A statewide poll from late November shows 45% of Alaskans who identify as Republicans said they won’t get the COVID-19 vaccine. That’s compared with just 13% of Democrats.
National experts have warned that kind of hesitancy could undermine how effective the overall vaccination effort is.
“That surprises me. 45% seems real high,” said Mike Porcaro, a conservative talk radio host.
According to the data, the main reason for hesitancy is fear the vaccine development was rushed. The vaccine was approved for use in less than a year from the time its genome was sequenced.
“It’s not so much due to any inherent anti-vaccine type views. It’s more specifically around how quickly this was developed. And people wanted to take a wait and see approach,” said Matt Larkin, a Republican strategist whose firm conducted the survey.
He suspects the number of Republicans who would take it now has increased after seeing the success of the early doses.
But the dynamics of convincing Republicans to get vaccinated are complex.
One issue is Republicans skeptical of the vaccine don’t all think alike, said Porcaro. Some on the far right don’t trust the science or feel the vaccine is not necessary for them individually, he said. There’s also the more extreme view: conspiracy theorists who think the government is trying to plant a microchip in their bloodstream.
Strategists admit that all the scientific data in the world won’t convince those people.
It may take more than just scientific evidence to convince even moderate Republicans to get vaccinated. Polling shows that Republicans are also less likely to report getting flu vaccines, which weren’t developed as quickly and have been shown to be overwhelmingly safe and effective for decades.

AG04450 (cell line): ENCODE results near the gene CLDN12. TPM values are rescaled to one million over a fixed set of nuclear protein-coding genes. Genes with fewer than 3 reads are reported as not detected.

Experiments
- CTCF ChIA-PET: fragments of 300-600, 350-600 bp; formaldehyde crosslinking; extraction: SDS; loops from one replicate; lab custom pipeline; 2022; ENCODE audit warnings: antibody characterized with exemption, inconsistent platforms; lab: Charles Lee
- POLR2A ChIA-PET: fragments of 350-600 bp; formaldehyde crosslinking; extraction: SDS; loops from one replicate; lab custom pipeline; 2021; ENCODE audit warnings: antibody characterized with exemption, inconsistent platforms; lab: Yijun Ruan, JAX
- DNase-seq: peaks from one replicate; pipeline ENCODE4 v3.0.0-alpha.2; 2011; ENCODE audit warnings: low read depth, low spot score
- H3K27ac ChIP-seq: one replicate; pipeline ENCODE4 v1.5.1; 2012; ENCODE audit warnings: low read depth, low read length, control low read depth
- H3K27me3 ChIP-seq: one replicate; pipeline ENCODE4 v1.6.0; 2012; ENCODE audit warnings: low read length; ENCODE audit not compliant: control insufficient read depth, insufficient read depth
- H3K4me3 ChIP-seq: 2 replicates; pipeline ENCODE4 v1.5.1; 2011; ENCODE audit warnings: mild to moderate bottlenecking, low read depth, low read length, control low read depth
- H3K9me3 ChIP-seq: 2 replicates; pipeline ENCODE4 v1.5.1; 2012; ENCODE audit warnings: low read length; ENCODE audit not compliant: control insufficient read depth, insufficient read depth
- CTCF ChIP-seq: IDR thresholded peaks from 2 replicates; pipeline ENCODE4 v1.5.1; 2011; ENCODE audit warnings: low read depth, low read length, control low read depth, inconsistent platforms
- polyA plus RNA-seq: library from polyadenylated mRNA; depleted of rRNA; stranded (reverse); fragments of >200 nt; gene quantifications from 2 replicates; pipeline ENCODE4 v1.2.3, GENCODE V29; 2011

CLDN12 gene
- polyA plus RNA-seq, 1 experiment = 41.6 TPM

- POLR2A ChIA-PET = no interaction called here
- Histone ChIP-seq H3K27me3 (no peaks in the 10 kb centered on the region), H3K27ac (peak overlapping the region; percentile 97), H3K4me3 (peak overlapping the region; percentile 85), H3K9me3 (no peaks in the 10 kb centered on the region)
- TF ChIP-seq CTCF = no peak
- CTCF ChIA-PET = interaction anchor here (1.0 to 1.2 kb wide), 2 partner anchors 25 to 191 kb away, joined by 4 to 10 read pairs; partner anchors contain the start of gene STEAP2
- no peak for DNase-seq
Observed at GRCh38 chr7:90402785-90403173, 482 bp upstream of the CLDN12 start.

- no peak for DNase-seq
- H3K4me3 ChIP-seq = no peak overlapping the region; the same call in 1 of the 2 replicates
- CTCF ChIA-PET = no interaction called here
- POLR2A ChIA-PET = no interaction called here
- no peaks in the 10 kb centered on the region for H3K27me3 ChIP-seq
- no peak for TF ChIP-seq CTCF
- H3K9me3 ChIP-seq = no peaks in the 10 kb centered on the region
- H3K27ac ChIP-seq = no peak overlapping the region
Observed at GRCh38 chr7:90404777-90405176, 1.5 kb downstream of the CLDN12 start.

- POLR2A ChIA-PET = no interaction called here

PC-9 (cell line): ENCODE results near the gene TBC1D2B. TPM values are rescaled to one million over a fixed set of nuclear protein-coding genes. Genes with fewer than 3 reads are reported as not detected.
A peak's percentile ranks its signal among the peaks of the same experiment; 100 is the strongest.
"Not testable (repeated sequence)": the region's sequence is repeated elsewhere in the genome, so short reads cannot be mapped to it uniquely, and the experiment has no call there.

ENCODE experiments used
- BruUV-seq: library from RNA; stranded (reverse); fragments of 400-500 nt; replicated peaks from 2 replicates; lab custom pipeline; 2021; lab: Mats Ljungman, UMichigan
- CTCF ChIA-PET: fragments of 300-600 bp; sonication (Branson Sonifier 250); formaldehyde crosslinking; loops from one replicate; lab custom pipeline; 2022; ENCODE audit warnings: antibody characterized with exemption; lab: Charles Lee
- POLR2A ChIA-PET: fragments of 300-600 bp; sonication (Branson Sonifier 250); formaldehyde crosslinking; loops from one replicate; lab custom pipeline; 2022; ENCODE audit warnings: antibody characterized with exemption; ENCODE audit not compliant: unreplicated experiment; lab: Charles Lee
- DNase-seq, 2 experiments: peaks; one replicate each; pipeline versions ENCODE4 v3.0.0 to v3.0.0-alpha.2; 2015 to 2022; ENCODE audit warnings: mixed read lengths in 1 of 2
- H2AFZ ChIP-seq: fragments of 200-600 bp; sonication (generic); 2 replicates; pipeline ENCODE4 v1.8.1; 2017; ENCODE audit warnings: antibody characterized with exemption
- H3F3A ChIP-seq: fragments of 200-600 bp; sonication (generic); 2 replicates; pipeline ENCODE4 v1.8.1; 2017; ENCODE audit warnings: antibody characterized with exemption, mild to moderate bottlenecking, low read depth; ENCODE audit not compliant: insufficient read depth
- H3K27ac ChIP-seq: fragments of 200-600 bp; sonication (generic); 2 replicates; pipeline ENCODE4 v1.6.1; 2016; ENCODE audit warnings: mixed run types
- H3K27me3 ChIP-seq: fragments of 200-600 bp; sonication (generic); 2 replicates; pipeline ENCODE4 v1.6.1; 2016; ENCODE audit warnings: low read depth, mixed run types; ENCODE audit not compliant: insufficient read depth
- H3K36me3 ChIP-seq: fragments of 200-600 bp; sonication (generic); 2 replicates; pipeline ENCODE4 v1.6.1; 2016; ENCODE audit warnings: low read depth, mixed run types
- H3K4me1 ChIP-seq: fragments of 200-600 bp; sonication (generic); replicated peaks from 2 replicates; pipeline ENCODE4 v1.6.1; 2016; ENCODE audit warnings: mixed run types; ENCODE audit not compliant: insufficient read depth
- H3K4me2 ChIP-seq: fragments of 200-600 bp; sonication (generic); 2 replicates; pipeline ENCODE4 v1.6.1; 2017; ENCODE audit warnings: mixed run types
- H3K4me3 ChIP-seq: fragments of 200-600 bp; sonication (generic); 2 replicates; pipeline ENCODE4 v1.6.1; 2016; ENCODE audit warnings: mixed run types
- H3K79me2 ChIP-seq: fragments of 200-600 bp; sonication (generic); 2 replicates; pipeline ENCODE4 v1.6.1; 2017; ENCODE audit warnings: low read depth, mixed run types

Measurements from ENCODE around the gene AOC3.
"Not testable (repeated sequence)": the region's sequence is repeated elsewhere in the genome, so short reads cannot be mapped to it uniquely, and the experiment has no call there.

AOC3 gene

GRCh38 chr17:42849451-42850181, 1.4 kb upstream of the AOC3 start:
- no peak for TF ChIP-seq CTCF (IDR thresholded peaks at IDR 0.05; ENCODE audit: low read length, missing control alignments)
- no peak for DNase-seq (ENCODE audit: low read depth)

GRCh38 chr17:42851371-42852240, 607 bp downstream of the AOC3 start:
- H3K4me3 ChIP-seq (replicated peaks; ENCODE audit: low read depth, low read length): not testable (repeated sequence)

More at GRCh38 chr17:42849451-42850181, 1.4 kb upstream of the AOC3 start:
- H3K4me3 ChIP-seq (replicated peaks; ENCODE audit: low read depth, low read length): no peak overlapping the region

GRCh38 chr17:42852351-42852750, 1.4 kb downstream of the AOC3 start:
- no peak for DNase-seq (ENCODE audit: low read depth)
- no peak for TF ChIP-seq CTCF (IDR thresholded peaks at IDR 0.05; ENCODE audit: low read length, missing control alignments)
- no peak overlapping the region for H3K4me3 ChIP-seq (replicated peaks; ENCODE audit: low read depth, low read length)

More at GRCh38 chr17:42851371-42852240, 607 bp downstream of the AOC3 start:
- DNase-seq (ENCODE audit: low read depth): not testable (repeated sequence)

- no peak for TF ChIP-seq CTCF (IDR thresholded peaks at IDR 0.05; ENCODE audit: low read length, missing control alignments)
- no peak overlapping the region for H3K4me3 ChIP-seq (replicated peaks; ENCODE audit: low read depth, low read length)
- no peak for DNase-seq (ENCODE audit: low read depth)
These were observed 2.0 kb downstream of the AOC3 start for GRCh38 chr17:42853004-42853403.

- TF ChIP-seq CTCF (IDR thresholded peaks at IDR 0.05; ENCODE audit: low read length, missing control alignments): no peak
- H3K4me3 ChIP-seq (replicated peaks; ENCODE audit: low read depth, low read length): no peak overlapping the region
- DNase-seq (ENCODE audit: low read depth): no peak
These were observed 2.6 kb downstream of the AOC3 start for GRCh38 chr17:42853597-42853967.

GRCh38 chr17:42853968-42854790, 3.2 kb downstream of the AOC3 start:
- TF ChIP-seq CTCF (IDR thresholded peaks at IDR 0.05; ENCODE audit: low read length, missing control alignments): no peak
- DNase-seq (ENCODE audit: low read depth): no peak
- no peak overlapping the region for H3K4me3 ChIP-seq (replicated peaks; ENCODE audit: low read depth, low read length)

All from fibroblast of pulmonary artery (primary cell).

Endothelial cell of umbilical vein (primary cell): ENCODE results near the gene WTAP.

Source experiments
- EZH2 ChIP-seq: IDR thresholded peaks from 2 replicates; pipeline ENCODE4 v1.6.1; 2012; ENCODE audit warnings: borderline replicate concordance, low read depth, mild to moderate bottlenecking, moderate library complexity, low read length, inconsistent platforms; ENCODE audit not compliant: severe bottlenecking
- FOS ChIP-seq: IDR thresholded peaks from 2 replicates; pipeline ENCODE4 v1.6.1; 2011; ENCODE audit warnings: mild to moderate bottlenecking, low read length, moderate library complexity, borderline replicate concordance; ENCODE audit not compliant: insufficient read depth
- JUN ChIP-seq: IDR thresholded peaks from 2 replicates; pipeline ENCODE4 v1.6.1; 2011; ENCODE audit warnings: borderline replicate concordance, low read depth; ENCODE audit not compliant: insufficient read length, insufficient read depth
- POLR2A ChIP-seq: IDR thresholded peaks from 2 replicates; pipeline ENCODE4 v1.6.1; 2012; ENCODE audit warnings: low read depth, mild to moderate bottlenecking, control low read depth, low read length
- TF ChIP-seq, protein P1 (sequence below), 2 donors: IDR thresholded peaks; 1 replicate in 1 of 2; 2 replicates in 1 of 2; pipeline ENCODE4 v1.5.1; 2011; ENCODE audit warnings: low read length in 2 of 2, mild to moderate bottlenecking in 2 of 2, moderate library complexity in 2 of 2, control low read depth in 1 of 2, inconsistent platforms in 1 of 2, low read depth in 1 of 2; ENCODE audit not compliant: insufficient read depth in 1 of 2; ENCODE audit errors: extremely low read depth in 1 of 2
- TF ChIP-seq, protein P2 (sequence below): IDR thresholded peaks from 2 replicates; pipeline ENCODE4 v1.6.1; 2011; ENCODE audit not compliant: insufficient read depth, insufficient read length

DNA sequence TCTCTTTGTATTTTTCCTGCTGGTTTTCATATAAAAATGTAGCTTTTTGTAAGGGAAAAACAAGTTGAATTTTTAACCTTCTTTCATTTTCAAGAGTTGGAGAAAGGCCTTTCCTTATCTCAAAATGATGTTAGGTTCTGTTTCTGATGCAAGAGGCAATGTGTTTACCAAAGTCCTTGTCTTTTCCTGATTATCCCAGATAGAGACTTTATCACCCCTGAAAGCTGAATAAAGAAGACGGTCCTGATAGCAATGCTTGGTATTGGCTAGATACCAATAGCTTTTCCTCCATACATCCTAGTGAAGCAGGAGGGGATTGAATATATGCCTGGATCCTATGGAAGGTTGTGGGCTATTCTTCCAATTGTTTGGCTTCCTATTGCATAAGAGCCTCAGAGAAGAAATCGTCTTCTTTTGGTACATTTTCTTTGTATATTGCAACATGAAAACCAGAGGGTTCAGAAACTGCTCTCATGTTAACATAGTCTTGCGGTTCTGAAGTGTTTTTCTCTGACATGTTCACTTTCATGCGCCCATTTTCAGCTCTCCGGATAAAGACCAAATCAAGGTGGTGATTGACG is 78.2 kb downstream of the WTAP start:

Public opinion research in Anchorage suggests public messaging could tie getting a vaccine with reopening the economy to get conservatives on board. Larkin said Republicans might be convinced when they see other benefits of getting vaccinated, too.
“I’ve seen some reports that airlines may require somebody to have a vaccine to travel … those types of things will end up having, I think, a large impact,” said Larkin.
Health officials said that with vaccine supply still limited, there’s no need to specifically target Republicans in their messaging yet. At a press event last week, health department spokesperson Elizabeth Manning said an education team has ideas to convince more Alaskans to get the vaccine.
“We also work a lot with trusted messengers,” she said. “So, we try to figure out who is going to speak to that group the best.”
Porcaro, the radio host, thinks that’s a smart strategy. He got vaccinated on Monday, and is trying to convince listeners it’s safe. Gov. Dunleavy, the state’s top Republican said in mid-December he would get the vaccine, but stopped short of recommending it for all Alaskans.
“I’m going to do what I think is best for me. I would encourage others to do what they believe is best for them,” he said at the time.
Porcaro said that while that might sound a bit wishy-washy, it might be a coy tactic to convince skeptics to get the poke.
“Alaskans are a funny group, if you tell them, they got to do something, they don’t want to,” he said. “But if you said to them, ‘Hey, look, I’m doing this. And this is why,’ maybe they’ll go do it.”
He thinks getting Governor Dunleavy and a political rival together on camera getting a vaccine could go a long way in convincing skeptics.
“It’s like, these guys don’t agree on much, but look at this, look what they agree on,” he said.
Jeff Turner, a spokesperson wrote over email that the governor has not made any plans for such an event, at least not yet.